I recently found out a dear, old friend passed away. I had called to wish him a happy birthday. His wife told me the news—he had passed away two years ago.
Yep. Are you cringing like I did? Honestly, I couldn’t tell which was greater: my shock or my embarrassment.
We had pastored different churches in the same town years ago. We had put on some good miles together. We were brothers in our Lord’s service yet he had also been a father figure to me. When he retired and moved away, I called him each year on his birthday to catch up.
I saw his birthday reminder on my calendar. I knew I hadn’t called in a year or so—or had it been longer? Well, however long it had been, I looked forward to popping in on him with a call.
His wife was gracious in telling me the news. She told me how he’d died. When I expressed how embarrassed I was for not knowing—for having neglected calling—she kindly told me how good it was to hear my voice and how much he had talked about me and our experiences together. I told her how much I’d respected him and how good it will be to see him again someday. We wished each other well and hung up.
It took me a good while to regroup. Why hadn’t I called the last couple of years—or more?! I’d had the same reminder pop up each year. I knew nobody was holding this against me. Life gets busy—everyone knows that. Stuff happens. Yet, I regretted this terribly.
The little things in life often end up being the big things. Skipping over them, thinking we can recapture them later, may set us up for a life filled with regrets more than memories.
After some reflection, here are three things I’ve determined I can do to hopefully avoid more of these regrets.
- Obey my reminders. I’m good about making reminders—in my calendar, project management app, etc. I make them because they are important enough to me at the time to do so. The problem is that when they pop up to do what I wanted them to do, I’m in a different zone. I’m in the middle of something else and the importance that was behind the reminder to begin with is now overshadowed by…whatever. There certainly is a chance that it really wasn’t important enough to act on now; yet, my experience is that it was. I need to trust my decision; then, take a breath, and act on what I had told myself I need to do. Making the Happy Birthday call. Following through on my weekly “special time” with one of my kids. Taking twenty minutes to talk with my spouse when I get home from work. Calling my parents and checking up on them. Just do it.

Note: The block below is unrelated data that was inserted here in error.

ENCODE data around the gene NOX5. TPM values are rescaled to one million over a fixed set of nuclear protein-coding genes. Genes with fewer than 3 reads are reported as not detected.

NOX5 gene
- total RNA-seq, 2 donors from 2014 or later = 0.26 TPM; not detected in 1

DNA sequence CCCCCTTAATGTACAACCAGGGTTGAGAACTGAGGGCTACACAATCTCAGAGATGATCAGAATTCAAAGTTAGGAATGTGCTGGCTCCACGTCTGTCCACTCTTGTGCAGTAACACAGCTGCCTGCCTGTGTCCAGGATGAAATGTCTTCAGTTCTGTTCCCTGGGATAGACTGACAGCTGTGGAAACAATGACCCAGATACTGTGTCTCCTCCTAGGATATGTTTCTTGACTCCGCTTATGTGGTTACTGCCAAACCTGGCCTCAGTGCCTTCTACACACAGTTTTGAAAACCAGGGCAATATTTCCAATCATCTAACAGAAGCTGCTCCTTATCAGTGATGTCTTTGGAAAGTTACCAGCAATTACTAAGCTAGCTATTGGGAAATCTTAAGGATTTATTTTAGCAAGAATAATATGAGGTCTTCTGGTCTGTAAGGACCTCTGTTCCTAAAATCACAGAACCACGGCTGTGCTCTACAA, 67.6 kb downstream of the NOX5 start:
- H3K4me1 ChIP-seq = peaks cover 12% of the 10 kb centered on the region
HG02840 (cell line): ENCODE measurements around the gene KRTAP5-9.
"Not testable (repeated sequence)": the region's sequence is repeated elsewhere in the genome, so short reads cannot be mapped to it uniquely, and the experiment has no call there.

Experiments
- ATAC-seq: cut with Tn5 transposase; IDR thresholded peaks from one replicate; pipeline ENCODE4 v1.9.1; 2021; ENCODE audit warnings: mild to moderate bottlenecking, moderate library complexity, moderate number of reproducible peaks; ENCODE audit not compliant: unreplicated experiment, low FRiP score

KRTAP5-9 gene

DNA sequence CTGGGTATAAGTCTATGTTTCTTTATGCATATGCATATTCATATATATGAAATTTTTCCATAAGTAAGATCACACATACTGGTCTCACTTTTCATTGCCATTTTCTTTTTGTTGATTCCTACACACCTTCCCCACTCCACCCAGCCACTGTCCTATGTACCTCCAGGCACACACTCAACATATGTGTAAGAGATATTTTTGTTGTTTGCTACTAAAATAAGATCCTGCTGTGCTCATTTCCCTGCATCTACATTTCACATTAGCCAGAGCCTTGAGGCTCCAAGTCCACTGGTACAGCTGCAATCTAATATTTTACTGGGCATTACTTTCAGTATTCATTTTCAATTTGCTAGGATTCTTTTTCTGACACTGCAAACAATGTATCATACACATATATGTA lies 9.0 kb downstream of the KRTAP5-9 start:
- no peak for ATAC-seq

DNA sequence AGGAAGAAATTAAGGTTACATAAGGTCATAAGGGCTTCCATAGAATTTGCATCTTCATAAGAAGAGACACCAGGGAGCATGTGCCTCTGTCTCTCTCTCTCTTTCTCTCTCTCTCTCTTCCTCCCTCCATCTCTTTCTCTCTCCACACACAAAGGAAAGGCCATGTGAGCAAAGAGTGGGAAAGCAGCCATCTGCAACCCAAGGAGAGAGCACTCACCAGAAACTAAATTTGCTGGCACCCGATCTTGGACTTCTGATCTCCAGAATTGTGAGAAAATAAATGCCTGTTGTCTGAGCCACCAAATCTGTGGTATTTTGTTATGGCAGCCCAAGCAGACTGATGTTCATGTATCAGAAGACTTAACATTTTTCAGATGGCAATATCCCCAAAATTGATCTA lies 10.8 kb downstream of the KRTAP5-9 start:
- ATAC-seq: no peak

Seize the unpredictable. Many of life’s best opportunities come unexpected and unannounced. Like a deep, heart-felt question or comment from your child. Most of the great, memorable conversations I’ve had with my kids have come when I didn’t have time for it. I didn’t plan it. Yet if I didn’t seize that moment, it probably wouldn’t come again—at least not with the same potential. I’m not advocating not planning our time or not setting goals—anyone who knows me knows I plan things ad nauseum. We just need to be aware enough to recognize that this moment, although it wasn’t on the schedule, may be one that we will regret not embracing when we had the chance.
Really do stop and smell the roses! The reason we have sayings like, “Stop and smell the roses” is because we generally don’t. Roses aren’t always in bloom. A full, double rainbow in the sky waits for no one. Your daughter won’t always want to play beauty shop with your hair. So celebrate little accomplishments and fleeting seasons of life. Seize moments that are here now and are worth rescheduling your plans to experience them. Watch amazing lightning storms or lunar eclipses as a family. Hoop and holler over a pulled tooth. Reschedule housework and take a family walk on that perfect autumn morning.
Life is complicated enough without us making it more complicated. Watch for the seemingly little things in your life that may warrant closer examination. It’s okay to follow through on little things, to rearrange your schedule, to seize the moment. I want memories of a life well lived, not regrets of what should have been.
Question: What helps you to avoid the potential regrets in your life? Share your answer in the comments below.